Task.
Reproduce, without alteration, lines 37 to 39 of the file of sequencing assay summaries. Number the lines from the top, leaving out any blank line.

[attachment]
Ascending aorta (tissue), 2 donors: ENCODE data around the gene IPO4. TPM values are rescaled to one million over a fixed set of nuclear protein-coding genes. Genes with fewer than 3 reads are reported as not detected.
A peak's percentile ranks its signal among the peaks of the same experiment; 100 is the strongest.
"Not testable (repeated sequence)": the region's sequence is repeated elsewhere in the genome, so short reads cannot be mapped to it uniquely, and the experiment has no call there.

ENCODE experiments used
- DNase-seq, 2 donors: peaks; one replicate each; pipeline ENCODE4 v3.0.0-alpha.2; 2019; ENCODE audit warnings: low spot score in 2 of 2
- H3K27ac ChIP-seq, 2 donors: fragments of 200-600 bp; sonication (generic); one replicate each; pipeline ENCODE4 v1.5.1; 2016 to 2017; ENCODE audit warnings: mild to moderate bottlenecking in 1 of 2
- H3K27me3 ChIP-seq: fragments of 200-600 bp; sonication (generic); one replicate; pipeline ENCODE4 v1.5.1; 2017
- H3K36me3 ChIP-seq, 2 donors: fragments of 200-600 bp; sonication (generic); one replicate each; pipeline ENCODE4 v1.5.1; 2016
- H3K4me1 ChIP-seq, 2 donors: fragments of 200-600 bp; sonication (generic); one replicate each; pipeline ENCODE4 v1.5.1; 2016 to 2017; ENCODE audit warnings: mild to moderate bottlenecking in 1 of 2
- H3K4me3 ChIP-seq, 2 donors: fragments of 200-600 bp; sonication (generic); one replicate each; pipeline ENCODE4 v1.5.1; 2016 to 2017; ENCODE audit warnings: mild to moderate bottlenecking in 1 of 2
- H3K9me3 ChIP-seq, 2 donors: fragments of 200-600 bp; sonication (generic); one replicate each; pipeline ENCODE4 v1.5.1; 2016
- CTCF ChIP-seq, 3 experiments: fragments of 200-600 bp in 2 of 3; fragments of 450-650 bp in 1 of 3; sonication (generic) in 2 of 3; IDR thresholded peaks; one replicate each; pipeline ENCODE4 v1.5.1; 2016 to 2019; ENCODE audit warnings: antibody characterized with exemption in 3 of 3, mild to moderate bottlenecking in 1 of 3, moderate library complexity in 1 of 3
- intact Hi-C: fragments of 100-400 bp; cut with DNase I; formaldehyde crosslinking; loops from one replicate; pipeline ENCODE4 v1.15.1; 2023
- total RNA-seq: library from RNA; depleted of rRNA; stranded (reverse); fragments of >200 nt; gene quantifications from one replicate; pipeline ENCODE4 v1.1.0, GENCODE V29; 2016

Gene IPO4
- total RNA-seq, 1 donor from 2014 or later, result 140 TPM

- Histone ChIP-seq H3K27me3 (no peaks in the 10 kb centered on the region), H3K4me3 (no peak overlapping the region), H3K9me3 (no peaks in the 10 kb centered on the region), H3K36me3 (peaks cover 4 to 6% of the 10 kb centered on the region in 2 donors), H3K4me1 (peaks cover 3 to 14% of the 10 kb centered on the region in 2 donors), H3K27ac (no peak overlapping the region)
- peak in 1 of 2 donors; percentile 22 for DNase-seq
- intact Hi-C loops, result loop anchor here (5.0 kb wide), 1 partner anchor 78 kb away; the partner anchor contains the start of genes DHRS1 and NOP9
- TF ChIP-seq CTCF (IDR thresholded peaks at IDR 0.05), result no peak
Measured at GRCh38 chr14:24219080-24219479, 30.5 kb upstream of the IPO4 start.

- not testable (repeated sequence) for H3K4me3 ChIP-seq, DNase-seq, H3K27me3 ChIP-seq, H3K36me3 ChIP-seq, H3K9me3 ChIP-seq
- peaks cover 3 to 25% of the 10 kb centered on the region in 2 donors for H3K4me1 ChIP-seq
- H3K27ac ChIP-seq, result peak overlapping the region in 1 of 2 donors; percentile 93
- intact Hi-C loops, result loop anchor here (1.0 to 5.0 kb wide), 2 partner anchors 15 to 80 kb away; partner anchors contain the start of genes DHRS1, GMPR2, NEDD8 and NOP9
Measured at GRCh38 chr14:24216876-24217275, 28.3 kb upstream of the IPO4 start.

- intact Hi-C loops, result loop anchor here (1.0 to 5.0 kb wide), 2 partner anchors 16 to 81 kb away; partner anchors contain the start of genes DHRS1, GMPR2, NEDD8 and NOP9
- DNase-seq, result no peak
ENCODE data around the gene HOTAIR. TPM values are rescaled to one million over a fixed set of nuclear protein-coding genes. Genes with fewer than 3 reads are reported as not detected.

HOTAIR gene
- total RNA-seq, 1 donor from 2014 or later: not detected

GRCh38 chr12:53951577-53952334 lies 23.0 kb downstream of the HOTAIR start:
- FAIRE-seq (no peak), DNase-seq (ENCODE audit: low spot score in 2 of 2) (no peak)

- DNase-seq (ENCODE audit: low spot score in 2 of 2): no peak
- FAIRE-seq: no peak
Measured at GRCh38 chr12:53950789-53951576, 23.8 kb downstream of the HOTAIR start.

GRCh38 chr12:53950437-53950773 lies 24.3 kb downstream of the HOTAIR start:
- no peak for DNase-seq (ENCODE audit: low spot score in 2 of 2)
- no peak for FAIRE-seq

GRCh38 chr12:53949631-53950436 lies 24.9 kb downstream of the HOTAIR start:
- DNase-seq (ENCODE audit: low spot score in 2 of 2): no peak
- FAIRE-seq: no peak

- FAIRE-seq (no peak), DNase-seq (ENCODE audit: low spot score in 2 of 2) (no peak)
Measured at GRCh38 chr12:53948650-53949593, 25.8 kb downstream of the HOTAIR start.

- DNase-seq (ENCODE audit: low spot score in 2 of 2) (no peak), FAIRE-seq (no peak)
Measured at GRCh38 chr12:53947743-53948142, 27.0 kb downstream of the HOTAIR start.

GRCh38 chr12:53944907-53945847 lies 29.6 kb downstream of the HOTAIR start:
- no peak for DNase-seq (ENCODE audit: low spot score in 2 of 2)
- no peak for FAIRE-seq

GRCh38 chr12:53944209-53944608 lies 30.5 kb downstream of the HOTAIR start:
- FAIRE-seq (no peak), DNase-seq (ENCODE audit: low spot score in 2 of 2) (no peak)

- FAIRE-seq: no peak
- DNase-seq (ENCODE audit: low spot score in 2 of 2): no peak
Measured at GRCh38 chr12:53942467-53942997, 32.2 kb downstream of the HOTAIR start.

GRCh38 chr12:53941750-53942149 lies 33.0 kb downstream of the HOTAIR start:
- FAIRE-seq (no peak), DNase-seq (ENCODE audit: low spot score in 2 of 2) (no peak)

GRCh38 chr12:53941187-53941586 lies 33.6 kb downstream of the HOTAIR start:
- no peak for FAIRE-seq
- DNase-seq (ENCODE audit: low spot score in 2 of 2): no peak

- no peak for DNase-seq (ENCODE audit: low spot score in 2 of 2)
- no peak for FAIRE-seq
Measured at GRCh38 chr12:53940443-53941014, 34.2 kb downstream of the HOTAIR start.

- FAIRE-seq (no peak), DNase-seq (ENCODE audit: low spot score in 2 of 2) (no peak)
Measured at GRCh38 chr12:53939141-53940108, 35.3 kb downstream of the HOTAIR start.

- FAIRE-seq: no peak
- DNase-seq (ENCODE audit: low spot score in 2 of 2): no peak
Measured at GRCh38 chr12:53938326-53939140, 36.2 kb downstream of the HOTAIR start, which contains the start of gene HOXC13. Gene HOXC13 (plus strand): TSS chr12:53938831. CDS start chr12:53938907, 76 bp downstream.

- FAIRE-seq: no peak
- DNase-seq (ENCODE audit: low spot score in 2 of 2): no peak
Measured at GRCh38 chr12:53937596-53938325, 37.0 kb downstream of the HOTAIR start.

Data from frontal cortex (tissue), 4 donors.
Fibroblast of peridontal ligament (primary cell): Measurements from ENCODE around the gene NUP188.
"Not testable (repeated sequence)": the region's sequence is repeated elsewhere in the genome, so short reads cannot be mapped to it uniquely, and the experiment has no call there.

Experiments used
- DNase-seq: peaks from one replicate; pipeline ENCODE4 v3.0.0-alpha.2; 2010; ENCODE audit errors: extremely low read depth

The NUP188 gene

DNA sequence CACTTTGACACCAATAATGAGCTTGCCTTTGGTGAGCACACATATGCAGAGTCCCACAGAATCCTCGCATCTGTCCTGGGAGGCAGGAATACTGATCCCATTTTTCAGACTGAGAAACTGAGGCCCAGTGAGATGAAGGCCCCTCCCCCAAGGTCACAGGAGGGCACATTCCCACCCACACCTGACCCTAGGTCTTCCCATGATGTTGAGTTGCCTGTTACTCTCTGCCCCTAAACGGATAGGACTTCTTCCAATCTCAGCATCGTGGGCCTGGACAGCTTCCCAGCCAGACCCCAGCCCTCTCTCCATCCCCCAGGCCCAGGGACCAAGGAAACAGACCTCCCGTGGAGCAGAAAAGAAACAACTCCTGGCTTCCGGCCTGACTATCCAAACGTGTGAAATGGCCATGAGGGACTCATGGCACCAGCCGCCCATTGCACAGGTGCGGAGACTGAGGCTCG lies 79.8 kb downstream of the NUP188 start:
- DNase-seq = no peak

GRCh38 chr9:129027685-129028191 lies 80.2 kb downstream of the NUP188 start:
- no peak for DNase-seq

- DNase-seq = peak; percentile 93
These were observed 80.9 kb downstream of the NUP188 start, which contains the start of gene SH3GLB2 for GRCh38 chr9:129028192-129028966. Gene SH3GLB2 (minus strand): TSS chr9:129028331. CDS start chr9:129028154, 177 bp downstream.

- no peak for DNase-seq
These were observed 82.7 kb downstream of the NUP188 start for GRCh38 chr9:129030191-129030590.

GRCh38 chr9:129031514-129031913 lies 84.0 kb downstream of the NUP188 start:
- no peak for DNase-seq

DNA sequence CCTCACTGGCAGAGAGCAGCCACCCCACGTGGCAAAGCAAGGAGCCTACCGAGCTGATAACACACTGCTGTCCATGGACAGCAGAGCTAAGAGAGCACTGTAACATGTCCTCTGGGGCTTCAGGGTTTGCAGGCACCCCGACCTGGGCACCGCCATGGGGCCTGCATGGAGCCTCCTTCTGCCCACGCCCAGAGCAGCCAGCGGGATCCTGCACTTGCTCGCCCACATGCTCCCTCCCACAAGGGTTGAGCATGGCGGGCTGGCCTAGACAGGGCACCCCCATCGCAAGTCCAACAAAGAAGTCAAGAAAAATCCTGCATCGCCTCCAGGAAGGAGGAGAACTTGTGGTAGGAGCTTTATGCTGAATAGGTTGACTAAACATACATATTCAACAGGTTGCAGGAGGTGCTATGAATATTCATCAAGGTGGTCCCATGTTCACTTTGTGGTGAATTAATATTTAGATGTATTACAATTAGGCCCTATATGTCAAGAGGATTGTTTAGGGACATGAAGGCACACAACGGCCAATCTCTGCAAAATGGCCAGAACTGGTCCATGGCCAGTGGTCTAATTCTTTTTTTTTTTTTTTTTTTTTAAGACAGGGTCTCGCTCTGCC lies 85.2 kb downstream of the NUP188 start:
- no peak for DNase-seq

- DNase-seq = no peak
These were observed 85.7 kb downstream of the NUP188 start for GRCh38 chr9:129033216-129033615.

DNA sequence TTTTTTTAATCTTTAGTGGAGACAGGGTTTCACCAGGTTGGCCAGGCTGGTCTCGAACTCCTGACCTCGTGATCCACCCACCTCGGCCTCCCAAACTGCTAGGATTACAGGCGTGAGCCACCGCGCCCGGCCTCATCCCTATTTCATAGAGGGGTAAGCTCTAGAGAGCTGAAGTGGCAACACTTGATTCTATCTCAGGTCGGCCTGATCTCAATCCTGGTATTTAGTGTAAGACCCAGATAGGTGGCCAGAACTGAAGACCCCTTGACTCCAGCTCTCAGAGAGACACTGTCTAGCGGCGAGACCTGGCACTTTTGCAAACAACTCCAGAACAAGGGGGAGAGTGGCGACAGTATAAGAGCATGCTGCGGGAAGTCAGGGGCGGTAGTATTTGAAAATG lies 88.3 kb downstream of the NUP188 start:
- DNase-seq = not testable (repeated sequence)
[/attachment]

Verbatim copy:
GRCh38 chr12:53950437-53950773 lies 24.3 kb downstream of the HOTAIR start:
- no peak for DNase-seq (ENCODE audit: low spot score in 2 of 2)
- no peak for FAIRE-seq